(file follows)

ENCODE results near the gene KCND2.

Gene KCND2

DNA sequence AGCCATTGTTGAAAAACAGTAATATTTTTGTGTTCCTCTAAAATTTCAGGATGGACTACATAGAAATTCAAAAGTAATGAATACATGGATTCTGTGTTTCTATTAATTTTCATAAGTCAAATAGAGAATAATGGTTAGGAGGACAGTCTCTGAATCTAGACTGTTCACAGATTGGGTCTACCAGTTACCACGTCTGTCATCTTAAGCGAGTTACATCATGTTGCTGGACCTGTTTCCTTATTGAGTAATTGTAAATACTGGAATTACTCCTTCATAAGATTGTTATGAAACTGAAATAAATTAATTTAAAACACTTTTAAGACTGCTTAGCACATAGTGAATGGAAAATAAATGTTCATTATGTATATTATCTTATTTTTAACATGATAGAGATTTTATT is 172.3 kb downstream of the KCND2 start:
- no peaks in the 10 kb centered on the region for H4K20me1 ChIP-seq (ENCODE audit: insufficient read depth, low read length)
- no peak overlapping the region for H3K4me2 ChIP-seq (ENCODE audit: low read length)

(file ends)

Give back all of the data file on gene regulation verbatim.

ENCODE results near the gene KCND2.

Gene KCND2

DNA sequence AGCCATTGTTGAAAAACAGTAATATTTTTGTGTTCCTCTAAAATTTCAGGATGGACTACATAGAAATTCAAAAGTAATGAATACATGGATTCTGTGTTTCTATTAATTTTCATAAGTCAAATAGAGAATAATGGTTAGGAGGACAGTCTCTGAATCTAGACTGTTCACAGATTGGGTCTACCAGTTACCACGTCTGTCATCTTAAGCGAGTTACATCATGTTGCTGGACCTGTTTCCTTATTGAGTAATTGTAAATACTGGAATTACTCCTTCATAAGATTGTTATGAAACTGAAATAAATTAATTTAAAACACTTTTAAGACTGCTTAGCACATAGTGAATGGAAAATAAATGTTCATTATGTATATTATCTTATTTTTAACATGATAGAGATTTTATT is 172.3 kb downstream of the KCND2 start:
- no peaks in the 10 kb centered on the region for H4K20me1 ChIP-seq (ENCODE audit: insufficient read depth, low read length)
- no peak overlapping the region for H3K4me2 ChIP-seq (ENCODE audit: low read length)